The Seafloor Cinema
When THE SEAFLOOR CINEMA hit the studio with producer Courtney Ballad (Waterparks, Good Charlotte) in 2020 to record their sophomore LP, they knew exactly what kind of album they wanted to make.
“A guitar-centric pop album was always our goal,” explains guitarist/lyricist Anthony OnFire. “But throughout the course of making the record, we had to consistently keep adjusting our expectations of what that meant, and, more importantly, how we’d get there.”
Since forming in Sacramento, CA, in 2016, THE SEAFLOOR CINEMA have been keeping both themselves and listeners guessing with a musical blend-o-matic of Midwestern emo, pop-punk and math rock, spinning unconventional song structures and dextrous, intricate guitar work into captivating underground anthems they’ve brought nationwide on the Emo Night Tour.
Add to that a penchant for outrageously verbose song titles that would threaten a less-confident band with being pigeonholed as holdovers from Myspace’s glory days, and it’s clear the quartet (guitarist Anthony OnFire, vocalist/bassist Justin Murry, guitarist Seth Lawrenson and drummer Timothy Aldama) enjoy zigging where other acts might zag.
This spirit of subversion is right there from the jump on their Pure Noise Records debut, IN CINEMASCOPE WITH STEREOPHONIC SOUND, as the band soup-up their sound with a hearty dose of unabashed pop charm. This pop element gives the songs a newfound warmth without losing an ounce of what made their 2018 album, A METAPHOR FOR HONESTY, so interesting. It’s all at one sophisticated and accessible, melodically replicable and musically ambitious.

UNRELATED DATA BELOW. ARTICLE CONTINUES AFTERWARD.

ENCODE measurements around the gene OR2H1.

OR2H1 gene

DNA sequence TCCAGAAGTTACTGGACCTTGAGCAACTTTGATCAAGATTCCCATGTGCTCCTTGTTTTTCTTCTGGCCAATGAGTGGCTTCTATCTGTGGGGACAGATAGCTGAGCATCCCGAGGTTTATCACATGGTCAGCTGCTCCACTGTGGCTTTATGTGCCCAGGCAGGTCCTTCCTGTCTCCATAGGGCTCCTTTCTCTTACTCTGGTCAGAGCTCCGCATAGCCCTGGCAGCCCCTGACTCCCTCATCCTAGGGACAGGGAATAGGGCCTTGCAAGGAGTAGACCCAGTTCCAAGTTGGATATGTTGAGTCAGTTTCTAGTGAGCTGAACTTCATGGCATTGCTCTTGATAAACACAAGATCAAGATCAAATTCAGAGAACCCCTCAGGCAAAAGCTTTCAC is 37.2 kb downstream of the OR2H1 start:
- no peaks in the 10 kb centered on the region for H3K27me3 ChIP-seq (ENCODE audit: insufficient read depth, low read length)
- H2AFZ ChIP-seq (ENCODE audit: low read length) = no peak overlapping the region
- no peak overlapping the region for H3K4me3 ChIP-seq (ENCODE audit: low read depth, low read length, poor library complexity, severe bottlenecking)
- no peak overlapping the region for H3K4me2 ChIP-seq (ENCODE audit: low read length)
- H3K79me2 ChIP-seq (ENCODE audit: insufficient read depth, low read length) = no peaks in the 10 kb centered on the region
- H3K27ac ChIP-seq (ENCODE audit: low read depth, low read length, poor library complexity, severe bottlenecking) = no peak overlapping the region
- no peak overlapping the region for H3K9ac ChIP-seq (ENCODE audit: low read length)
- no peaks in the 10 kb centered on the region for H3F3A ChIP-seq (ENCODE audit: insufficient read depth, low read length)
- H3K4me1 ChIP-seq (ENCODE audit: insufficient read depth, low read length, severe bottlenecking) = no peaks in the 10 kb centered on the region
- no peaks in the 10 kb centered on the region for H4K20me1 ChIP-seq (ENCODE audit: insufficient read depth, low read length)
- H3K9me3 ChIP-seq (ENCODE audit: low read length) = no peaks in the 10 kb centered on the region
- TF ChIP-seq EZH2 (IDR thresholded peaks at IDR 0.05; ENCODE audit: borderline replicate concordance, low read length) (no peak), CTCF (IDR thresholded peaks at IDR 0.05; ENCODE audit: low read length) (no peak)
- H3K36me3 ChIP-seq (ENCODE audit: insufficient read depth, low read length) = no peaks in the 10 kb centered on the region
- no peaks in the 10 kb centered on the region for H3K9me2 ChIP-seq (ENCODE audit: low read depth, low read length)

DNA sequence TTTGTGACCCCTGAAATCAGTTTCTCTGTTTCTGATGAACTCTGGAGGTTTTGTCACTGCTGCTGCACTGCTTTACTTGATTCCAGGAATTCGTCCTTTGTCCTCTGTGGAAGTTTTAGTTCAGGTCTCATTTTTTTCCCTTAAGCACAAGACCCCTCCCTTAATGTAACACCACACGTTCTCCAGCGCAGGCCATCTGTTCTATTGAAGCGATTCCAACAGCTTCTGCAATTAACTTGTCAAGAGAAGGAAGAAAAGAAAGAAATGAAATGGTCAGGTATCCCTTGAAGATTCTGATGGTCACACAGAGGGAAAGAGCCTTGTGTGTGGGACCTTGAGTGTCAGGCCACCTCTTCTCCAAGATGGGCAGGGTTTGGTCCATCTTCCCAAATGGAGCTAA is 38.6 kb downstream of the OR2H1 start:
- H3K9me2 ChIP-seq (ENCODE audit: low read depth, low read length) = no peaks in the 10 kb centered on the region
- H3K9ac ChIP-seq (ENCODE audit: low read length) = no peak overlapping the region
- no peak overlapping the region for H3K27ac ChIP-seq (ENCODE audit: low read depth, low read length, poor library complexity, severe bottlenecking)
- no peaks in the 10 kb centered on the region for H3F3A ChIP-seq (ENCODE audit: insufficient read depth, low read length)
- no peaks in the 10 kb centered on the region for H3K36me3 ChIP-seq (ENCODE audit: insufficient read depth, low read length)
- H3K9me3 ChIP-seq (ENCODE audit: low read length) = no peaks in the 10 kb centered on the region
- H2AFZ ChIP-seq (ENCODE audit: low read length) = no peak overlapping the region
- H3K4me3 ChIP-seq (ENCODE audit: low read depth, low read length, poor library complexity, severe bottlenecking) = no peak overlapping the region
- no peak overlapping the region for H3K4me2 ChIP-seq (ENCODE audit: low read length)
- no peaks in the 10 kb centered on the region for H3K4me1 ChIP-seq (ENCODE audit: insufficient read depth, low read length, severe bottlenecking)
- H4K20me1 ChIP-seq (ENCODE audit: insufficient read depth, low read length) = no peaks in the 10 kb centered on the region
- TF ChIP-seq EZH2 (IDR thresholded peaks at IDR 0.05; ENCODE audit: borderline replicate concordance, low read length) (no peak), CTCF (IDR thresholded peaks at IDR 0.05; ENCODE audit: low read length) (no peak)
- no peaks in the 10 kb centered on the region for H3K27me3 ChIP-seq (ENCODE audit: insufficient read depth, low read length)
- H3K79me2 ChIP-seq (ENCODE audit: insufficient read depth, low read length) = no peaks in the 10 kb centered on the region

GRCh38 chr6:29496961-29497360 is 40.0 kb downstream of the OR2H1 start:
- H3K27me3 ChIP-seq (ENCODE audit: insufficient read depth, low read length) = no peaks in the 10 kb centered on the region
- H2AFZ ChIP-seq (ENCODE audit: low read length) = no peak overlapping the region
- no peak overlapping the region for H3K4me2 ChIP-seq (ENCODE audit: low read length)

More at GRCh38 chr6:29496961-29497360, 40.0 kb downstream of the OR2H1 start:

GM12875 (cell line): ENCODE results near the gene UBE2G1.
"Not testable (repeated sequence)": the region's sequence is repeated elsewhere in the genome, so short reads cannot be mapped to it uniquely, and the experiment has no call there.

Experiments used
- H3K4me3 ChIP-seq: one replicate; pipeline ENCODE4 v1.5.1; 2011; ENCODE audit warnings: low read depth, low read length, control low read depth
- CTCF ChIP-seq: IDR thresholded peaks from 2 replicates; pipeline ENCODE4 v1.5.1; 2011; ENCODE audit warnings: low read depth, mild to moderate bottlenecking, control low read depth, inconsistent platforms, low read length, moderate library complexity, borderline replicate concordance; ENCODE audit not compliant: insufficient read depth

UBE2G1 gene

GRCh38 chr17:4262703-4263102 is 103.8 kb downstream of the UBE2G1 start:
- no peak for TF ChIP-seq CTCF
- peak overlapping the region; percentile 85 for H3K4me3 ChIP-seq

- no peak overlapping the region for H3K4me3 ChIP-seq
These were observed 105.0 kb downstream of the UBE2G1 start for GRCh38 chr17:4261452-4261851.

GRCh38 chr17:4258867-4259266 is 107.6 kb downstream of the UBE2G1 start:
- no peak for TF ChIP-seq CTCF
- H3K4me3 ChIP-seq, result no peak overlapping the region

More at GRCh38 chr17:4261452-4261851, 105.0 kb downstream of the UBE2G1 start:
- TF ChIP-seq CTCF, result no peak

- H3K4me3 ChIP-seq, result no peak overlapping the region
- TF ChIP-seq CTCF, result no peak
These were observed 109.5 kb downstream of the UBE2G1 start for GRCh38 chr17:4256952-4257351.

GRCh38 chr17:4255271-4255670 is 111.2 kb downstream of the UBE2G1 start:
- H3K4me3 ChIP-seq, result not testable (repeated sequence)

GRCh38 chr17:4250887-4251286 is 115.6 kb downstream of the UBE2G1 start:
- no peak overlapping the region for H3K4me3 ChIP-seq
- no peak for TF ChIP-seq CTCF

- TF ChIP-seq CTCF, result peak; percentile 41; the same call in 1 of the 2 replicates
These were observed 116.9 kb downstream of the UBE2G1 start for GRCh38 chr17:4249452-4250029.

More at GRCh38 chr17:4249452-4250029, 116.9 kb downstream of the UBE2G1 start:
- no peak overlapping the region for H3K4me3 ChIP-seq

First single “Tap Tapply” adroitly bridges the gap between past and present, as the Dryw Owens-produced track – described by Anthony as “a song for future music scene burnouts who are willing to experience finding fulfillment and heartbreak in nostalgia” – blends acrobatic instrumentals and pop sheen with the rockier rhythms of the band’s older work.
Elsewhere, album standouts like “Can Someone Please Draw Me A Map To Serotonin” and “If You Deserve It You Deserve It” serve as a saccharine counter to the album’s more rock-focused songs (“Crash Nebula… On Ice!,” which Aldama hails as his favorite song), offering both AirPod karaoke singers and air guitarists something to lose themselves in.
“We worked really hard to not lose the crazy guitar that makes us us,” Anthony says.
They also didn’t lose their sense of humor (look no further than titles like “Drip God”) – or their gratitude. Kickstarter backers contributed more than $20,000 to fund the album, and The Seafloor Cinema are determined to not let this goodwill fall victim to the commoditization of modern culture and the way some acts monetize their fans. The album artwork, a beautiful vintage painting suffocated by plastic wrap, itself serves as a commentary on hyper-commercialism – which they, as always, are quick to cut with their trademark humor.
“Please tell people to stream us in their sleep,” Anthony says slyly. “Give us passive income so we can make another record. That’s all we want.”